Surb Khach (The Holy Cross) Church of Small Pamach

1 patara pamachi- surb xachMentioned in 1837

Small Pamach is an Armenian-populated village 6.5 km south-west from the city of Akhaltsikhe, which , like almost all the Armenian-populated villages in the region, also had its own church.

The church was wooden till 1863.[1] The archival documents on the church give information since 1837.[2]

In the archival documents of the Armenian Apostolic Church in Georgia and Imeretian Diocese the church of the village of Small Pamach is mentioned by the name of St. Hakob (1837), St. Astvatsamayr (St.Mary the Virgin) (1840), and since 1841 by the name of Surb Khach (The Holy Cross).[3] In essence, the church has undergone frequent repairs and re-consecration.

Architecture: The exterior size of the renovated church is 12,85x8,0m. The reconstruction records are located on the southern walls of the adjacent belfry.[4]

Parish priests: The priests of the 19th century of Surb Khach church were Ter Sahak, Hovhannes Minasyan, Ghazaros Hovhannisyan Ter-Sahakyants,[5] Karapet Ter- Martirosyan Ter-Nahapetyants.[6] In 1995 priest Garegin vardapet Balasanyan, along with Small Pamach also priested in the neighboring villages of Great Pamach, Sazel and Oral.

Church Gospels: According to the list of movable and immovable properties of churches in the Georgian and Imeretian dioceses of 1837, 5 ritual books have been preserved in Surb Khach church: a Dinner book, a Gospel with a silver cross, the Dzaynaqakh church psalm, a prayer book and Simeon's calendar.[7] To date, the local residents have also preserved two manuscript Gospels of the 15th century.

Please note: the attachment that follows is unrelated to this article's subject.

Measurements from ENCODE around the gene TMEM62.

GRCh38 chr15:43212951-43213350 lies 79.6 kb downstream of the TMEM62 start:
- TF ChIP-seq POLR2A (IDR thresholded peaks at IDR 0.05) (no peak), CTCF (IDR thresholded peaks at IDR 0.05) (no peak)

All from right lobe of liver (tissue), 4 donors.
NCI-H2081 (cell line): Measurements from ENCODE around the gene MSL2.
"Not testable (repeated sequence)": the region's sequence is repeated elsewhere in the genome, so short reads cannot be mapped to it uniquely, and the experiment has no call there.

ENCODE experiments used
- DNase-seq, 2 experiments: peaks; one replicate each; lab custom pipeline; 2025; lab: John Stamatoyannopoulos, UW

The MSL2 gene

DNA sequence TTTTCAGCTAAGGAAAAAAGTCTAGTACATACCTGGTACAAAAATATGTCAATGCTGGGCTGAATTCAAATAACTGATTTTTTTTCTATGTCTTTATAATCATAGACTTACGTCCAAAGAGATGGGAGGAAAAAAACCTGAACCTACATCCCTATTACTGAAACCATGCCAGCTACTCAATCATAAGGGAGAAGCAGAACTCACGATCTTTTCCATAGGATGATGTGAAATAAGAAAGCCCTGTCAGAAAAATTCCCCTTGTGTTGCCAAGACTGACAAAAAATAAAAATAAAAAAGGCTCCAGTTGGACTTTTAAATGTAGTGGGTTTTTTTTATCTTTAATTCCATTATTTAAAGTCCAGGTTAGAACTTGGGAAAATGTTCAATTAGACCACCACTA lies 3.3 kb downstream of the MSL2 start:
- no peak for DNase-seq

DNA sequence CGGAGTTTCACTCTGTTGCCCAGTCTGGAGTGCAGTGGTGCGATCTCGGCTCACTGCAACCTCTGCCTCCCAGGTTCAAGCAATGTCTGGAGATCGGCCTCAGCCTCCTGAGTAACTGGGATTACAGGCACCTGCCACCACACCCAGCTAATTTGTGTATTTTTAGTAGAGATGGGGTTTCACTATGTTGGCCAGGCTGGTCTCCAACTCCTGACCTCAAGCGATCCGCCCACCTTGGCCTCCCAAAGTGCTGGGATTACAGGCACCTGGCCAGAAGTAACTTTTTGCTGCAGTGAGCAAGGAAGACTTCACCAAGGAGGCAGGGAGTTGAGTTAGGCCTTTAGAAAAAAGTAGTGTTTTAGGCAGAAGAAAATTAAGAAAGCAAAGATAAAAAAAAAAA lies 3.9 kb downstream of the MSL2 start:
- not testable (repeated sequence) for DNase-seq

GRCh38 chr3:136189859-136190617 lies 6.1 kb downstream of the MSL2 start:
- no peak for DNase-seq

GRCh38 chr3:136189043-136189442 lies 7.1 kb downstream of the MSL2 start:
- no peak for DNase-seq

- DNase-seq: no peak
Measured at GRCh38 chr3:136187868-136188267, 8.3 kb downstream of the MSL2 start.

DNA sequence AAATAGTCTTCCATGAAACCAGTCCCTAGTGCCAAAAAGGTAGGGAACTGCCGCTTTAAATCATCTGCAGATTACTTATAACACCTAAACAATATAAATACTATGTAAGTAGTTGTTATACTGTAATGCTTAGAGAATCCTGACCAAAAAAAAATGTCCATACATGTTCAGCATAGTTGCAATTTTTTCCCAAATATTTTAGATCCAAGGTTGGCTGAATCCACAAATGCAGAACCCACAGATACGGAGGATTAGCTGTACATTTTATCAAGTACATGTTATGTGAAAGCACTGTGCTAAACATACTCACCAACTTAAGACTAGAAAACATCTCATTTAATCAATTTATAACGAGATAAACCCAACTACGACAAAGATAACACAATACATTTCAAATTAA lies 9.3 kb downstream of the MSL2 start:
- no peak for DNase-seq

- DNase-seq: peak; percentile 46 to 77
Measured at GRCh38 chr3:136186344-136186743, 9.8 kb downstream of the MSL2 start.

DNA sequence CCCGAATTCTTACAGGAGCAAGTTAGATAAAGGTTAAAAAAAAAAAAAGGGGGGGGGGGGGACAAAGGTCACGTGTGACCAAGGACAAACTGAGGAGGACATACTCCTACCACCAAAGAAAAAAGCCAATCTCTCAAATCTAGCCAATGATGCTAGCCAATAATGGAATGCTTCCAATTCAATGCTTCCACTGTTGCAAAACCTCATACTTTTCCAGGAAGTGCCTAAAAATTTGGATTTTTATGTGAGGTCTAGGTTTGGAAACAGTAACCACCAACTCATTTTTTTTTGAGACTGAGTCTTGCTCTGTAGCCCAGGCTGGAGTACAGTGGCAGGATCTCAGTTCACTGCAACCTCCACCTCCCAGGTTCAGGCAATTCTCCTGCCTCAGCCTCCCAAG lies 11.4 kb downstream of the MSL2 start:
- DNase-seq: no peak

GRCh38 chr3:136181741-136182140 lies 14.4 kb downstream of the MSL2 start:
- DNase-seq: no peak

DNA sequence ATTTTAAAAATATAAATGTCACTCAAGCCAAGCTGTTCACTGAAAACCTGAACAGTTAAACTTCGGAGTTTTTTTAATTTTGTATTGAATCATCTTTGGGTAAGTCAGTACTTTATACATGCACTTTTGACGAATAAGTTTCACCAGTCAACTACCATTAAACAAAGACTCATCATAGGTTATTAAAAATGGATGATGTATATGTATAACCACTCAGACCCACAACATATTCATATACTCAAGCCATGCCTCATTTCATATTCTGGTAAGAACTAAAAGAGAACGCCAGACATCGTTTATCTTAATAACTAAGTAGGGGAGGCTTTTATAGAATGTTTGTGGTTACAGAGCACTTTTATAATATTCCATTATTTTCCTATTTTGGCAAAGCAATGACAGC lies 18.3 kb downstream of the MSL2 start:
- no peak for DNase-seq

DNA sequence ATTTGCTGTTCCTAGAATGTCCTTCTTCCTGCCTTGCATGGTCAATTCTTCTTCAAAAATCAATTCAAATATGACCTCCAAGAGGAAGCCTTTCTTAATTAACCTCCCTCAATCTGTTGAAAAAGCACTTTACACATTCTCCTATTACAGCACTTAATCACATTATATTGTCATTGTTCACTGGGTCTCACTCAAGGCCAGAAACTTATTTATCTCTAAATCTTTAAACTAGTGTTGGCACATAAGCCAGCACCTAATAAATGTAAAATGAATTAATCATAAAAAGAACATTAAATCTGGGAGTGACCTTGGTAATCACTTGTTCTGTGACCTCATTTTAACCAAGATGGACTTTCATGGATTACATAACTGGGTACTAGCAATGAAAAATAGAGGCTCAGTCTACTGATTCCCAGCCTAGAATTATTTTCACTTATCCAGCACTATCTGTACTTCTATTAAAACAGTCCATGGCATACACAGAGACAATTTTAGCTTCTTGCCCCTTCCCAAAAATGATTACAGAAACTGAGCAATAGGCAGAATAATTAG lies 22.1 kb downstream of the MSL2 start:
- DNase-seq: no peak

School: In 1881 a private school was functioning in the village.[8] In the same year, the diocesan authorities decided to open a central 2 Poqr Pamachcollege in Small Pamach.[9] Children from nearby villages should also have studied here. Despite the approval of the central school charter, the project was not implemented. Later, in 1908, the Akhaltsikhe Board of the Caucasian Charity Foundation also showed the similar initiative, but this time the project was not implemented neither.[10]

Post-Soviet Period: During the years of its existence the church united around the people, and the spiritual servants cared for the education and spiritual education of the local population, but during the Soviet period the church was closed and turned into a warehouse. Later the church was renovated in the 20th century. The construction started in 1965, but was not completed. With the efforts of the local resident Hovhannes Manukyan, the church renovations continued and were brought to completion in 1993,[11] and the church started to function in 1995.

In 1996 the Primate of the Diocese of the Armenian Apostolic Church in Georgia, His Grace archbishop Gevorg Seraydaryan consecrated the memorial chapel dedicated to the victims of the Genocide built on a high plateau called “Karmir Blur” (Red Hill), in the south of the village.[12]

Church Re-consecration: Over the years, the church again was in need of renovation, and Andranik & Khachatur Baboyans and Ruben Sahakyan from Small Pamach by origin took that mission upon themselves. On December 25, 2011, by hands of the Primate of the Diocese of the Armenian Apostolic Church in Georgia, His Grace Bishop Vazgen Mirzakhanyan and with the participation of the General Vicar of the Samtskhe-Javakheti and Tsalka Priest Babken Salbian, Surb Khach Church ,built at the beginning of the 19th century in the village of Small Pamach, in the Akhaltsikhe region, was re-consecrated.[13] Surb Khach Church of Small Pamach was renovated under the patronage of Ruben Sahakyan, Andranik & Khachatur Baboyans.

Diocese of the Armenian Apostolic Church in Georgia

Armenian Historical and Cultural Heritage Research Center in Georgia

[1] NAA, ֆ. 53, ց. 1, գ. 3843, թ. 60-ի շրջ.-61

[2] NAA, ֆ. 56, ց. 6, գ. 39, թ. 134

[3] ՀԱԱ, ֆ. 56,in the same place; ֆ. 53, ց. 1, գ. 3800, թ. 4; գ. 3798, թ. 126

[4] S. Karapetyan, Akhaltskha, Yerevan, 2008, p. 263

[5] S. Karapetyan, in the same place, p. 264.

[6] NAA, ֆ. 53, ց. 1, գ. 795, թ. 66

[7] NAA, ֆ. 56, in the same place

[8] ''Meghu Hayastani( Bee of Armenia), 1881, N 15, p. 3

[9] ''Meghu Hayastani( Bee of Armenia), 1881,N232, p.1

[10] NAA, ֆ. 28, ց. 1, գ. 300, թթ. 15-16

[11] S. Karapetyan, in the same place, p. 263

[12] ''Echmiatsin’’, 1996 (D), p. 109

[13] Press Secretary of the Diocese of the Armenian Apostolic Church in Georgia, 2011. 11.25

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